• Address 720 East Locust Street | Milwaukee, WI 53212
  • Phone 414.263.5001
  • Hours Tue-Fri 11-8pm | Sat-Sun 12-5pm | Closed Mon
  • Hours Tue-Fri 11-8pm, Sat-Sun 12-5pm, Closed Mon
Event Calendar
readings & workshops
April 6 - Jun 27

Book Club: Readshops led by Karl Gartung

readings & workshops
July 3 - Jun 30

Dhamma MKE

readings & workshops
October 22 - Jun 24

Welcome Home!: A Veterans Writing Group

readings & workshops
February 2 -23

Three Windows into Writing and Revising a Poem with Kathleen A. Dale

February 11 - Apr 5

Tarot: The (Re)Making of a Language

February 20

Formations Series for New and Improvised Music

readings & workshops
February 26

Poetry Reading: Jennifer Elise Foerster + Zoë Johnson

readings & workshops
February 26

Seeing in Invisibility: Poetry as revelation at UWM Libraries Special Collections

readings & workshops
February 27

Urban Echo Poets

readings & workshops
February 29

Visionary Narratives: A Workshop in Drawing Inspiration with Laurence Ross.

February 29

Reception for Tarot: The (Re)Making of a Language

readings & workshops
March 1 -29

On the Front Lines, Behind the Lines: Writing Protest Poetry with Margaret Rozga.

film & video
March 6

aCinema Screening

readings & workshops
March 12

Creative Confluence: Research for Hybrid Writing, a conversation with Heid E. Erdrich

readings & workshops
March 12

Poetry Reading: Heid E. Erdrich

readings & workshops
March 14

Poetry & Pi(e) featuring Vida Cross + Chuck Stebelton

March 19

Formations Series for New and Improvised Music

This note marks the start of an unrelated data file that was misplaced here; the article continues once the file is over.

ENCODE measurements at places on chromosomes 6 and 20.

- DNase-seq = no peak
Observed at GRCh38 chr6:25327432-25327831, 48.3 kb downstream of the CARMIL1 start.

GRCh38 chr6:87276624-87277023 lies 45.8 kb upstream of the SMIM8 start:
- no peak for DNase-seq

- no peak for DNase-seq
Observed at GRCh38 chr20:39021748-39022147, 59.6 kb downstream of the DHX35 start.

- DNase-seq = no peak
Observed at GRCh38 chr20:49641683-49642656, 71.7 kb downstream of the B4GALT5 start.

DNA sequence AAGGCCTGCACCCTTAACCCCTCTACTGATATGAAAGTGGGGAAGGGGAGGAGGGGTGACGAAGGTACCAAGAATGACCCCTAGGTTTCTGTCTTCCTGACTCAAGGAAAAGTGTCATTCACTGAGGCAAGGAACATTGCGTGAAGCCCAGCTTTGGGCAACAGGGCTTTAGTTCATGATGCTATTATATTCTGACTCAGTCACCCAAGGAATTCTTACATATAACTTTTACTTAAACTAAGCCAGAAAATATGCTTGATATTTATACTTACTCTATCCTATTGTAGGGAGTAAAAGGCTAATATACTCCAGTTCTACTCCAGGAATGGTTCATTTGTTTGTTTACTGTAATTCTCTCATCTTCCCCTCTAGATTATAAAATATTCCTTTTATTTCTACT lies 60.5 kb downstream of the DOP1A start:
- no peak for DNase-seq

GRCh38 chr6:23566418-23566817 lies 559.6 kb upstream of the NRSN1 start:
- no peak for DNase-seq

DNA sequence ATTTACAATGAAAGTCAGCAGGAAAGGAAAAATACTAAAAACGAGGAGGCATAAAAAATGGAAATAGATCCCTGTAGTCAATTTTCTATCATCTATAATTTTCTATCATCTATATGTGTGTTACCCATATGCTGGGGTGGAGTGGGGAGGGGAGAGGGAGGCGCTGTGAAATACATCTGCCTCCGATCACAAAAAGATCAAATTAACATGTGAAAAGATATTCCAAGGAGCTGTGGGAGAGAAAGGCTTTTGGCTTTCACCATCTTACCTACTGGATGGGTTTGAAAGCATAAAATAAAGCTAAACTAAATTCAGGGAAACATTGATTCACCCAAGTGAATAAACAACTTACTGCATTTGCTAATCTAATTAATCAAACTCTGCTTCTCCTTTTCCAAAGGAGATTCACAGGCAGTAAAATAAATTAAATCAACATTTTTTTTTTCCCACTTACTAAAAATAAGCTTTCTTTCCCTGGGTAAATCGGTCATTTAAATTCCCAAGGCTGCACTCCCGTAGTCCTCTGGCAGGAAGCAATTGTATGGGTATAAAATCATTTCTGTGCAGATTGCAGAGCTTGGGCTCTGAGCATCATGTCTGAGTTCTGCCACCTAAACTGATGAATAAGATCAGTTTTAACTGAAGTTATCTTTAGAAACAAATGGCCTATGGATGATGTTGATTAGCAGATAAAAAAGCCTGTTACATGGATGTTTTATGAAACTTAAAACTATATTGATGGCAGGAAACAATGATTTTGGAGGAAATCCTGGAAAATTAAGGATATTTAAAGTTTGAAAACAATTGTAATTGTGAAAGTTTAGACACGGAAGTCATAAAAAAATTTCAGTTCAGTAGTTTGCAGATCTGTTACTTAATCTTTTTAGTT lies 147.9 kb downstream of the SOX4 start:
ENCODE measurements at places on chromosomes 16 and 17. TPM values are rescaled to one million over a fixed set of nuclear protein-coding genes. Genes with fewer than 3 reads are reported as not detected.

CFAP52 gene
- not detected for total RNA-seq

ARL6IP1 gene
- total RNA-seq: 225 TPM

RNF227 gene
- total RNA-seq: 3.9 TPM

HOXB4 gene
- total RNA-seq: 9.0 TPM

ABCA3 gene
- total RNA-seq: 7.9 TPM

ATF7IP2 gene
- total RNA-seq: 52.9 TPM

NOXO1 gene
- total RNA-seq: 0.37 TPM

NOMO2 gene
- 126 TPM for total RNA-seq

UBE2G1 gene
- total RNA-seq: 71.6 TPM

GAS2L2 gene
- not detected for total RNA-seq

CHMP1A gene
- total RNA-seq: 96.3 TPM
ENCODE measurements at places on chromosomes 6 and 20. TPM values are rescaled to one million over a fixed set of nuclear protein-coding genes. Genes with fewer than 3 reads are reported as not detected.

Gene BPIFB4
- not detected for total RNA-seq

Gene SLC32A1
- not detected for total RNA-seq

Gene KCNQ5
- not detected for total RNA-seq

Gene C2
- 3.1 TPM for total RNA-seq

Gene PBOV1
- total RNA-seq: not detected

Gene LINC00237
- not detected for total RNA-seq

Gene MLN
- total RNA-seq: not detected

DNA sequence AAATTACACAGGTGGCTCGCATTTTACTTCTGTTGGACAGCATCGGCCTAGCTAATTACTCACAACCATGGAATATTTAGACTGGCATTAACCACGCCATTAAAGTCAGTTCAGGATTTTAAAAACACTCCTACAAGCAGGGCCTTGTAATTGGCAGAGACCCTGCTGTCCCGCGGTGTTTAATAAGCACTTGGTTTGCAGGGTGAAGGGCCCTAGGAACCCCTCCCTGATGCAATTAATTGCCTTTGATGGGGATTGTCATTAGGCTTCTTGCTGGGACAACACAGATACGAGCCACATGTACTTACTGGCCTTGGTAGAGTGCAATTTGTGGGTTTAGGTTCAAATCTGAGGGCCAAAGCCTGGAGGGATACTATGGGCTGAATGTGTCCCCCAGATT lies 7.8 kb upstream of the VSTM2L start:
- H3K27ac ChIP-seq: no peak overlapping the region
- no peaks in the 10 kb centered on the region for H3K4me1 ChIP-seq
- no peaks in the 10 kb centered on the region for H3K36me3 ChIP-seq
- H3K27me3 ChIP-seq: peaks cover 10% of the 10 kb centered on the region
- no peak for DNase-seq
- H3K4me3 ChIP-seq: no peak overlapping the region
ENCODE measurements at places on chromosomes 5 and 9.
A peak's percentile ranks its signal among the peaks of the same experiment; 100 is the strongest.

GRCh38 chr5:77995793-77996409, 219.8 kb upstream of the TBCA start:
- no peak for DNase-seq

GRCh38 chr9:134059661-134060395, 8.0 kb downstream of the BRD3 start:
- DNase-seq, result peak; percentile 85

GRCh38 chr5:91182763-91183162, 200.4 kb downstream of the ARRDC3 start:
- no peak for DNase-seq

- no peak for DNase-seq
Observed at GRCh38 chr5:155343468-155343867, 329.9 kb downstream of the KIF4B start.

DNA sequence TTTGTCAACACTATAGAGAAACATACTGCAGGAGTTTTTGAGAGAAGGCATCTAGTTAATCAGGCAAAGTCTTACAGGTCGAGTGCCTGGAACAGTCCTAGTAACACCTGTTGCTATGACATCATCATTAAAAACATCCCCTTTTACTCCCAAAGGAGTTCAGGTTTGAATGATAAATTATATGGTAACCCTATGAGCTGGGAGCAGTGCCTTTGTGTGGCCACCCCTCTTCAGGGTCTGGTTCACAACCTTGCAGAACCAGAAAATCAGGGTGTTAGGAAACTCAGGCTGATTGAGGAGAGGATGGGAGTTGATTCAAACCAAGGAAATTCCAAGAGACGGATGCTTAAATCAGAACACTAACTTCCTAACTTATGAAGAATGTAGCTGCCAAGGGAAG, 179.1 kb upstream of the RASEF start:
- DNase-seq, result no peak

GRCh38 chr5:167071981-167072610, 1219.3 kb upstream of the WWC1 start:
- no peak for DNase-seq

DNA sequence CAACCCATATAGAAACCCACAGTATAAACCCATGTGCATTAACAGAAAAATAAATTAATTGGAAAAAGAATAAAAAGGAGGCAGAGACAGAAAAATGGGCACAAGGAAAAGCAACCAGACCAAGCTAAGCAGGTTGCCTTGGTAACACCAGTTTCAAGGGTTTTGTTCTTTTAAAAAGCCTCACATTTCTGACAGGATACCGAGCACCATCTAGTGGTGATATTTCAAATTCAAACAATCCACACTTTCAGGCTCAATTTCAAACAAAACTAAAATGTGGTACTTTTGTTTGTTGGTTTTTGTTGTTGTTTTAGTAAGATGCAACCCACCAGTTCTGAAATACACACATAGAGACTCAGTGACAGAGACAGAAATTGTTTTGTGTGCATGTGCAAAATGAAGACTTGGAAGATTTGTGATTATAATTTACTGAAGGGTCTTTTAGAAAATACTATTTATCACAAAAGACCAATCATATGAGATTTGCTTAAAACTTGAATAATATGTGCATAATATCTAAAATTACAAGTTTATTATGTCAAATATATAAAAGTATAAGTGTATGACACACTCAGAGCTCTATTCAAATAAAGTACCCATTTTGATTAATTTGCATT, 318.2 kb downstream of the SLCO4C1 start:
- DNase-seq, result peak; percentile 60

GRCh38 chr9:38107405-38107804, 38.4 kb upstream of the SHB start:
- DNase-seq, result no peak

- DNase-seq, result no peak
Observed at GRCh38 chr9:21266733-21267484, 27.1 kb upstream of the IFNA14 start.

readings & workshops
March 20

Poetry Reading: Mark Bibbins + Elizabeth Hoover

readings & workshops
March 26

Poetry Reading: Eli Goldblatt + Charles Alexander

readings & workshops
March 28

Poetry Reading: Tara Betts + Jennifer Steele

Archived readings & workshops
Jan 17 Saturday, January 17
7:00pm, $Give What You Can

Woodland Pattern Book Center is happy to present Shift: Guest Curators from the LGBTQ Community, a series of readings, performances, and exhibitions curated by local artists and focused on sex and gender diversity in the contemporary arts.


Trish Salah is Assistant Professor of Women’s and Gender Studies at the University of Winnipeg. Her current research, funded by the Social Sciences and Humanities Research Council of Canada’s Insight Grant, investigates the emergence of Transgender and Transsexual Minority Literatures. In 2014 she co-organized and hosted, Writing Trans Genres: Emergent Literatures and Criticism, a 3-day conference on Trans and Two Spirit Literatures and co-edited the fourth issue of TSQ: Transgender Studies Quarterly, focused on Trans Cultural Production. She is the author of the Lambda award winning poetry book, Wanting In Arabic (TSAR 2002, 2nd edition 2013) and of Lyric Sexology: Volume I (Roof Books 2014). Currently she is working on a book of essays on trans literatures, and a novel.

          Tiresias, impersonated.


          Impersonation doesn’t mean what you think. This is the introduction to this book, my introduction, my lyrical sexology.                 Lyric Sexology. This is one of the things you need to get straight. This is another, you there in your later age, your so

          called 21st century:

          I am not a transsexual. Or an intersexual, or a hermaphrodite. (Hermaphroditus can write her own damn book.) I am not

          any of those things you have words for now. You don’t have words for what I am. What I was was this:

          I was a dude.

         Then I was a chick.

         Then I was a dude again.

         Hah. You didn’t think we said “dude” or “chick” in what you call ancient Greece, Hellenes, etc. Think again.

         Here is what you don’t have words for: What is a seer? What is beyond knowing? How can I write you now, a now

         impossibly out of joint with your own, knowing you will read this? Knowing you? Or what is a sex in time? Without?